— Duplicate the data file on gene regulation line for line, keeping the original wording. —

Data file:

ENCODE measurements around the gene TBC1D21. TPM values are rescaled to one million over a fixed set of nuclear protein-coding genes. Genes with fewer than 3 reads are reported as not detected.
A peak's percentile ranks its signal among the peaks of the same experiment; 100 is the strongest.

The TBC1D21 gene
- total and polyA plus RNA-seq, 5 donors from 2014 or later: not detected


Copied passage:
ENCODE measurements around the gene TBC1D21. TPM values are rescaled to one million over a fixed set of nuclear protein-coding genes. Genes with fewer than 3 reads are reported as not detected.
A peak's percentile ranks its signal among the peaks of the same experiment; 100 is the strongest.

The TBC1D21 gene
- total and polyA plus RNA-seq, 5 donors from 2014 or later: not detected